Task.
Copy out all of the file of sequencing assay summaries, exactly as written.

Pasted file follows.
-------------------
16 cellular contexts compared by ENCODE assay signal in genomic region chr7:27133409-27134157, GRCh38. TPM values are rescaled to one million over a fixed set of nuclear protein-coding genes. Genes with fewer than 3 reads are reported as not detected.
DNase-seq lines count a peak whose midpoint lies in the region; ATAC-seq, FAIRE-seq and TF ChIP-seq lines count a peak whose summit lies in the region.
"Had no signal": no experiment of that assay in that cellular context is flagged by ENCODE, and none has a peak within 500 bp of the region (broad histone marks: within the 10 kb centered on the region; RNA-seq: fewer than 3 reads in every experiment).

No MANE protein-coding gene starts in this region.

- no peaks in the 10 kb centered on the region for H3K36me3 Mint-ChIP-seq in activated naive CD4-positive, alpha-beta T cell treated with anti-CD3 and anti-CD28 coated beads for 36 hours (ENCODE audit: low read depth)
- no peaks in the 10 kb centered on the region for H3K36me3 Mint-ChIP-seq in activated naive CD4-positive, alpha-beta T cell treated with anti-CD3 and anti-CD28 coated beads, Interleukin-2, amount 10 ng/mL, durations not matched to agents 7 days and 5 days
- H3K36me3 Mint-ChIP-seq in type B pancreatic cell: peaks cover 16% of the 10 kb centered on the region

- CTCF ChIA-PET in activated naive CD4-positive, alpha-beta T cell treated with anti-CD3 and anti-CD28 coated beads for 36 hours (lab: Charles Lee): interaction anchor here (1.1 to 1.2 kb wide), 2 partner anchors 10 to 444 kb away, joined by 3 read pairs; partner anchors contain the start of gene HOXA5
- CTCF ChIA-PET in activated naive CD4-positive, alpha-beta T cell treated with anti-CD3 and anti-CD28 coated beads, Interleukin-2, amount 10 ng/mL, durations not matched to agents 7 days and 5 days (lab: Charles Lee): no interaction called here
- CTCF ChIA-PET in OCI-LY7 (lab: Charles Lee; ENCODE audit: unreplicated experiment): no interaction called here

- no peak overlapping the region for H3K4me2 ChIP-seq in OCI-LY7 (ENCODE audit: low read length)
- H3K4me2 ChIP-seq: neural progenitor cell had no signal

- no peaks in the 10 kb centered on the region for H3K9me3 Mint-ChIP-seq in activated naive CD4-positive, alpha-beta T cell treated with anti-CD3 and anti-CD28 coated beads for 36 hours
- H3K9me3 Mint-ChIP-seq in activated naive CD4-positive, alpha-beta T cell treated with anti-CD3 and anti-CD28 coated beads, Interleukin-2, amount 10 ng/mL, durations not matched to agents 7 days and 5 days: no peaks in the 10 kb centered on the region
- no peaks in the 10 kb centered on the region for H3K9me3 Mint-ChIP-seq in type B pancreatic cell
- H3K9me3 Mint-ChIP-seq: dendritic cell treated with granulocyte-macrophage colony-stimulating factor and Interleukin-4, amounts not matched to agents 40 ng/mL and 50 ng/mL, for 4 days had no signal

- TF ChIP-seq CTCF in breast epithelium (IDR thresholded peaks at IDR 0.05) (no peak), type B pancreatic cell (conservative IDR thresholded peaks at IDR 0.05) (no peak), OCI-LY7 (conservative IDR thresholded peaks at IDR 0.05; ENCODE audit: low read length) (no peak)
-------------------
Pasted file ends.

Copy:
16 cellular contexts compared by ENCODE assay signal in genomic region chr7:27133409-27134157, GRCh38. TPM values are rescaled to one million over a fixed set of nuclear protein-coding genes. Genes with fewer than 3 reads are reported as not detected.
DNase-seq lines count a peak whose midpoint lies in the region; ATAC-seq, FAIRE-seq and TF ChIP-seq lines count a peak whose summit lies in the region.
"Had no signal": no experiment of that assay in that cellular context is flagged by ENCODE, and none has a peak within 500 bp of the region (broad histone marks: within the 10 kb centered on the region; RNA-seq: fewer than 3 reads in every experiment).

No MANE protein-coding gene starts in this region.

- no peaks in the 10 kb centered on the region for H3K36me3 Mint-ChIP-seq in activated naive CD4-positive, alpha-beta T cell treated with anti-CD3 and anti-CD28 coated beads for 36 hours (ENCODE audit: low read depth)
- no peaks in the 10 kb centered on the region for H3K36me3 Mint-ChIP-seq in activated naive CD4-positive, alpha-beta T cell treated with anti-CD3 and anti-CD28 coated beads, Interleukin-2, amount 10 ng/mL, durations not matched to agents 7 days and 5 days
- H3K36me3 Mint-ChIP-seq in type B pancreatic cell: peaks cover 16% of the 10 kb centered on the region

- CTCF ChIA-PET in activated naive CD4-positive, alpha-beta T cell treated with anti-CD3 and anti-CD28 coated beads for 36 hours (lab: Charles Lee): interaction anchor here (1.1 to 1.2 kb wide), 2 partner anchors 10 to 444 kb away, joined by 3 read pairs; partner anchors contain the start of gene HOXA5
- CTCF ChIA-PET in activated naive CD4-positive, alpha-beta T cell treated with anti-CD3 and anti-CD28 coated beads, Interleukin-2, amount 10 ng/mL, durations not matched to agents 7 days and 5 days (lab: Charles Lee): no interaction called here
- CTCF ChIA-PET in OCI-LY7 (lab: Charles Lee; ENCODE audit: unreplicated experiment): no interaction called here

- no peak overlapping the region for H3K4me2 ChIP-seq in OCI-LY7 (ENCODE audit: low read length)
- H3K4me2 ChIP-seq: neural progenitor cell had no signal

- no peaks in the 10 kb centered on the region for H3K9me3 Mint-ChIP-seq in activated naive CD4-positive, alpha-beta T cell treated with anti-CD3 and anti-CD28 coated beads for 36 hours
- H3K9me3 Mint-ChIP-seq in activated naive CD4-positive, alpha-beta T cell treated with anti-CD3 and anti-CD28 coated beads, Interleukin-2, amount 10 ng/mL, durations not matched to agents 7 days and 5 days: no peaks in the 10 kb centered on the region
- no peaks in the 10 kb centered on the region for H3K9me3 Mint-ChIP-seq in type B pancreatic cell
- H3K9me3 Mint-ChIP-seq: dendritic cell treated with granulocyte-macrophage colony-stimulating factor and Interleukin-4, amounts not matched to agents 40 ng/mL and 50 ng/mL, for 4 days had no signal

- TF ChIP-seq CTCF in breast epithelium (IDR thresholded peaks at IDR 0.05) (no peak), type B pancreatic cell (conservative IDR thresholded peaks at IDR 0.05) (no peak), OCI-LY7 (conservative IDR thresholded peaks at IDR 0.05; ENCODE audit: low read length) (no peak)